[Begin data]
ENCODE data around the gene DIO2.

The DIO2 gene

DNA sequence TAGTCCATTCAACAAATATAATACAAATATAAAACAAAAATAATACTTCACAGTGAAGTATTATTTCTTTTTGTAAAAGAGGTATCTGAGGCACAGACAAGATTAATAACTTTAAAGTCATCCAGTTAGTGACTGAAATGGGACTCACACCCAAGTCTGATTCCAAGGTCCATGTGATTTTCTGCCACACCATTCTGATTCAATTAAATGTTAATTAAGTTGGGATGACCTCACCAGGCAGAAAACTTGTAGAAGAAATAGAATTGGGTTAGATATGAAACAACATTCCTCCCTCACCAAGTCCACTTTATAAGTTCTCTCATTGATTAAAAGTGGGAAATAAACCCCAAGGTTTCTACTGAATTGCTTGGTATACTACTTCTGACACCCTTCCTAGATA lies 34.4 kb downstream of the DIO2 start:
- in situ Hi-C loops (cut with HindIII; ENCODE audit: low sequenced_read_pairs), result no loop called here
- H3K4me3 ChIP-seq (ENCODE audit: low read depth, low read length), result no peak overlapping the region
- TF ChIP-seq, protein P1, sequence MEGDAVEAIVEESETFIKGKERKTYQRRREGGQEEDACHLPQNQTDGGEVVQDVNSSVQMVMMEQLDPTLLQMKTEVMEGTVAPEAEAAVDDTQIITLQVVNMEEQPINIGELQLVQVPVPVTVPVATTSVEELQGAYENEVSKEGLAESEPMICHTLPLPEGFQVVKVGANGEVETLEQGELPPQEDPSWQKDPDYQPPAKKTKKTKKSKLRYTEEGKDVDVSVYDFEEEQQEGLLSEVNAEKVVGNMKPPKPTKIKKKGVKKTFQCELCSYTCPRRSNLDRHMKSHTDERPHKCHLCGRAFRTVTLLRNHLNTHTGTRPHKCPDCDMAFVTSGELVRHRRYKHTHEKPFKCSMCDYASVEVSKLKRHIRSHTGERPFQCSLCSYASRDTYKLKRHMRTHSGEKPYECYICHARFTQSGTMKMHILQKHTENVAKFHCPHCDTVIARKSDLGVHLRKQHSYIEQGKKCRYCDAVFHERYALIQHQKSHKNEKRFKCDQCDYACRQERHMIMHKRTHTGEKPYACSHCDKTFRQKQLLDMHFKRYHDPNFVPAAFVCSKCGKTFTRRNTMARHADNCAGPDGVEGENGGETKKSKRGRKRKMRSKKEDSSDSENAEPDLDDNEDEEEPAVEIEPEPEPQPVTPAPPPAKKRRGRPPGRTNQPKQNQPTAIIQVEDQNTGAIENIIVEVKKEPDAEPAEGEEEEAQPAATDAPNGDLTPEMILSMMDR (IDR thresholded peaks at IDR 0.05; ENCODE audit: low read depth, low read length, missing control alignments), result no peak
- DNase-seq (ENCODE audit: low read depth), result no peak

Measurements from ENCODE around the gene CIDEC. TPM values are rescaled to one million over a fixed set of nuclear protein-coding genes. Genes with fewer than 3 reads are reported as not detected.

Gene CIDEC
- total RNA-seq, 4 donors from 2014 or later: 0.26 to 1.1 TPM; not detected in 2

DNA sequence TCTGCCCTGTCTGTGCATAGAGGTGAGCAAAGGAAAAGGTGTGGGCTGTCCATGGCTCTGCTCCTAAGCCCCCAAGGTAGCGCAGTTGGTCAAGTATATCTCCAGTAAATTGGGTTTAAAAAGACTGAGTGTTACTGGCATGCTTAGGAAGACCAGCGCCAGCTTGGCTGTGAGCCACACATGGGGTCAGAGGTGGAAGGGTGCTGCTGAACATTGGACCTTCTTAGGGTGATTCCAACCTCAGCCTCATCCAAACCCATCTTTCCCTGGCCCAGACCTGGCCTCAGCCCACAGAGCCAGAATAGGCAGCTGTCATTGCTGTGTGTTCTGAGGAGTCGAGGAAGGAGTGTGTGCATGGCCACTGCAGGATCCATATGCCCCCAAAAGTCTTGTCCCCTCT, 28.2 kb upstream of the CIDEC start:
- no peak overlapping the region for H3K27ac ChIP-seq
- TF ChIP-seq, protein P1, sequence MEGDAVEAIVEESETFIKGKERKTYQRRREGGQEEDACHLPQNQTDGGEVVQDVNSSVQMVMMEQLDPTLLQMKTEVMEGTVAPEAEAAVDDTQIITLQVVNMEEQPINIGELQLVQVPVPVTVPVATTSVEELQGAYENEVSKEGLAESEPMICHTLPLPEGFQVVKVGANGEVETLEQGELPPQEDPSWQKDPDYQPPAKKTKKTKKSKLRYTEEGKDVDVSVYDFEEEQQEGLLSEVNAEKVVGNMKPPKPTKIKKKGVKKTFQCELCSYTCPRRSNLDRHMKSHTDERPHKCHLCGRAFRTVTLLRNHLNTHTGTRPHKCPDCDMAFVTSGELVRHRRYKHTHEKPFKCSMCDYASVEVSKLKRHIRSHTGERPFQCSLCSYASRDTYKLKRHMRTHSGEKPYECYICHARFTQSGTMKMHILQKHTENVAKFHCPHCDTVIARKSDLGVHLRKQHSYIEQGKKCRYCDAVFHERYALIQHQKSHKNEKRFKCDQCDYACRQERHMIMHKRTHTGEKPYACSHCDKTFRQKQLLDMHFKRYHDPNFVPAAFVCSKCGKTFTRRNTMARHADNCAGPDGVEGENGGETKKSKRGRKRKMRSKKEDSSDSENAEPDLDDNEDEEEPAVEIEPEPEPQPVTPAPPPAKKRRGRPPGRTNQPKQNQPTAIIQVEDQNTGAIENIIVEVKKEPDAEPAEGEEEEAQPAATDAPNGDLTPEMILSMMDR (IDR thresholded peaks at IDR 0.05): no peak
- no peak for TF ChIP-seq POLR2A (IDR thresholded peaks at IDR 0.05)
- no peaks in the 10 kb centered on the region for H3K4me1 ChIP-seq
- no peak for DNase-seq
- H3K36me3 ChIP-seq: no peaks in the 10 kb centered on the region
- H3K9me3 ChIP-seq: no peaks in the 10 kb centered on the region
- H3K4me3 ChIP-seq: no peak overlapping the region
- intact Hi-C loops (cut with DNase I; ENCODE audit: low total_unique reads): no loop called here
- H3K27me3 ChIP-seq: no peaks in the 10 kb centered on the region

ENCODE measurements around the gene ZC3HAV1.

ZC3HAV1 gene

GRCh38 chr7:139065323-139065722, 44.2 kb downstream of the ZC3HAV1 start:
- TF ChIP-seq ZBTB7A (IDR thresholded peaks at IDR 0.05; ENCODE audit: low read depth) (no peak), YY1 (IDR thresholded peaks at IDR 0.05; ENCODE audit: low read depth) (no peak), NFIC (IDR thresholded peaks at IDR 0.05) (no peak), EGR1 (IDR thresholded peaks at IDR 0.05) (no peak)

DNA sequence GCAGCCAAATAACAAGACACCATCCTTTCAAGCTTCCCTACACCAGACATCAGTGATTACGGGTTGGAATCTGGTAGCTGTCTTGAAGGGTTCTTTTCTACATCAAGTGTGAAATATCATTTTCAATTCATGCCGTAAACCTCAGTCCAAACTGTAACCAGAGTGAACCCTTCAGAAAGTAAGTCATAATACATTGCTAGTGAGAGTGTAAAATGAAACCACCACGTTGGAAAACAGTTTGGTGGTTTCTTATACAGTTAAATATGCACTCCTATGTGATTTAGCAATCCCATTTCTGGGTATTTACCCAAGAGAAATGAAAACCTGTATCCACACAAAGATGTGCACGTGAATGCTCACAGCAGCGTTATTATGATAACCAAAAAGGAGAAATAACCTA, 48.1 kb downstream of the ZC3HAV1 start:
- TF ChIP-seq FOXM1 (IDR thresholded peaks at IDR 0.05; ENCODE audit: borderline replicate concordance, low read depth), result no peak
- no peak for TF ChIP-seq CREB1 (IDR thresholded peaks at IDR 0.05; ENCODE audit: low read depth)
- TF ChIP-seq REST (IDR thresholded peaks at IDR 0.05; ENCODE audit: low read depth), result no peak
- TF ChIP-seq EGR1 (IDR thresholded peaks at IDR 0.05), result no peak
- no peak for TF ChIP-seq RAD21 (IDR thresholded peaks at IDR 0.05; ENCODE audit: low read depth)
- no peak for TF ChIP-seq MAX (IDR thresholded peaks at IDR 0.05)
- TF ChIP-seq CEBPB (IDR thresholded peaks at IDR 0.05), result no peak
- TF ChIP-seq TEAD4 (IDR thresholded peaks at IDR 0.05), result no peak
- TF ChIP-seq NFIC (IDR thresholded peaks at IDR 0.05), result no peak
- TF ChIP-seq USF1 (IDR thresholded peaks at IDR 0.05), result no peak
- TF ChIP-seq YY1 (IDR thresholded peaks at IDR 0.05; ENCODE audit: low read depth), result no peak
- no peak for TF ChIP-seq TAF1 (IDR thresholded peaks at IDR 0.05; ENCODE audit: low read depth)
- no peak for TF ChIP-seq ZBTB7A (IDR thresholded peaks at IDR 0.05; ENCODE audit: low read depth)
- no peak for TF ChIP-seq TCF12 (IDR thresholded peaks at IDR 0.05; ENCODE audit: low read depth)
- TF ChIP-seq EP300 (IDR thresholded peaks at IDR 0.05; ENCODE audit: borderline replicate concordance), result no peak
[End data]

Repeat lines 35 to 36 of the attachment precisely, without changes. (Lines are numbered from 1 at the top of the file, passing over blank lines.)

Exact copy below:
- TF ChIP-seq NFIC (IDR thresholded peaks at IDR 0.05), result no peak
- TF ChIP-seq USF1 (IDR thresholded peaks at IDR 0.05), result no peak